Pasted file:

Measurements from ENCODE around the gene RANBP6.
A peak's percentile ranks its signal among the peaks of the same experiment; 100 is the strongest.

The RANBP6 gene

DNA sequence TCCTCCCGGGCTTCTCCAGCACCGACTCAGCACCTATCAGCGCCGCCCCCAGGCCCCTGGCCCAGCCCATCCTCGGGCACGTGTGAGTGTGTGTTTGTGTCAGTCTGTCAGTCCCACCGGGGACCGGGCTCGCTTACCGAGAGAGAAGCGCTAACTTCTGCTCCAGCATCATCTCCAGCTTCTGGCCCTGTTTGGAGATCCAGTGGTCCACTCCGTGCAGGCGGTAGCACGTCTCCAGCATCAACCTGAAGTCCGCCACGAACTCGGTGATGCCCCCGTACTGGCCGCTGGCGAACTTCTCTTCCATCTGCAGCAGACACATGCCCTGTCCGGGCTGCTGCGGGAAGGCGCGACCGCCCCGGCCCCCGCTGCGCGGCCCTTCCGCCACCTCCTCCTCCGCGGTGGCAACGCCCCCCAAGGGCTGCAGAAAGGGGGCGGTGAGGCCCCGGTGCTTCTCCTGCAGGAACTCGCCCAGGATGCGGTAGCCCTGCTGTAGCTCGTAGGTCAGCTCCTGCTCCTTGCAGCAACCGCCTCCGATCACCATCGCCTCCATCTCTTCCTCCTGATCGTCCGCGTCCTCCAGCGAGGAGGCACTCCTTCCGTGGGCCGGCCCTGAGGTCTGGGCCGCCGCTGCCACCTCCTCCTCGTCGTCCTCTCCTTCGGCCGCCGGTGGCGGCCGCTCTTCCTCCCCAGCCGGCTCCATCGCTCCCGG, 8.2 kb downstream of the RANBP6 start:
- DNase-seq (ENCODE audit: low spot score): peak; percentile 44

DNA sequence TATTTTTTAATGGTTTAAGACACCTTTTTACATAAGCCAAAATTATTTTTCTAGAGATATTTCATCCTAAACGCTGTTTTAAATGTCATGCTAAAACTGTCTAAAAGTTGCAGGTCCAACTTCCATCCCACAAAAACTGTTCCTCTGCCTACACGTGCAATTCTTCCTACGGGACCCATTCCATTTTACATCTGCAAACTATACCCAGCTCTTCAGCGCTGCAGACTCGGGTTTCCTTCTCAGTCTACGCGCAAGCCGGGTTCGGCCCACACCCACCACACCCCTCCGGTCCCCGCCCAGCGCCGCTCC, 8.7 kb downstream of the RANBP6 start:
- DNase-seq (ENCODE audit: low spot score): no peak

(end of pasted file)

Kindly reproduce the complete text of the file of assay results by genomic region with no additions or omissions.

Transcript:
Measurements from ENCODE around the gene RANBP6.
A peak's percentile ranks its signal among the peaks of the same experiment; 100 is the strongest.

The RANBP6 gene

DNA sequence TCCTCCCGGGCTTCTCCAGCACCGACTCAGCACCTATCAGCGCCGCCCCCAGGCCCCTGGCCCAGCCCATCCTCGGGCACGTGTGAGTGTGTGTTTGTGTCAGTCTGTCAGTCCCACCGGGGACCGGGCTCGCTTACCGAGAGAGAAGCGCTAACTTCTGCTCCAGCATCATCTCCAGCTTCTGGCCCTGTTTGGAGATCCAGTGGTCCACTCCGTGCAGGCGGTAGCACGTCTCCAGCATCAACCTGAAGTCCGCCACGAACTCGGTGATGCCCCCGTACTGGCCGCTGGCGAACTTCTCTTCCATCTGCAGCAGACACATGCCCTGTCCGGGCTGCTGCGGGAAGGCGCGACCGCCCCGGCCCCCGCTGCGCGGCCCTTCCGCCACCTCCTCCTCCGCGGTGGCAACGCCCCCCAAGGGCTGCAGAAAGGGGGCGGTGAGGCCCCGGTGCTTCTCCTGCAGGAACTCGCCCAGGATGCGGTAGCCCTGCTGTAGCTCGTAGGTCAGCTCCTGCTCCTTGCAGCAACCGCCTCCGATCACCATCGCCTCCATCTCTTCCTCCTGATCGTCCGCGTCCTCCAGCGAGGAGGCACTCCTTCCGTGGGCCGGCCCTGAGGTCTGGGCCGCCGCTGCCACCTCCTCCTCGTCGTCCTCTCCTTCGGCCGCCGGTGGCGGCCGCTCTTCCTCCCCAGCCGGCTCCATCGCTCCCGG, 8.2 kb downstream of the RANBP6 start:
- DNase-seq (ENCODE audit: low spot score): peak; percentile 44

DNA sequence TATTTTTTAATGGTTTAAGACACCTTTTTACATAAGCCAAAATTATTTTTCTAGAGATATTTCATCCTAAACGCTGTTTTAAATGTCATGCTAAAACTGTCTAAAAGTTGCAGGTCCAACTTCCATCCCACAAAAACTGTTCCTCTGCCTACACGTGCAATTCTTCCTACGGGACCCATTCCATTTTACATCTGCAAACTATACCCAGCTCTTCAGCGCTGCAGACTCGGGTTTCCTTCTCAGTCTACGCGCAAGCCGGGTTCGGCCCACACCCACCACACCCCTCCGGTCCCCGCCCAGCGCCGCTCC, 8.7 kb downstream of the RANBP6 start:
- DNase-seq (ENCODE audit: low spot score): no peak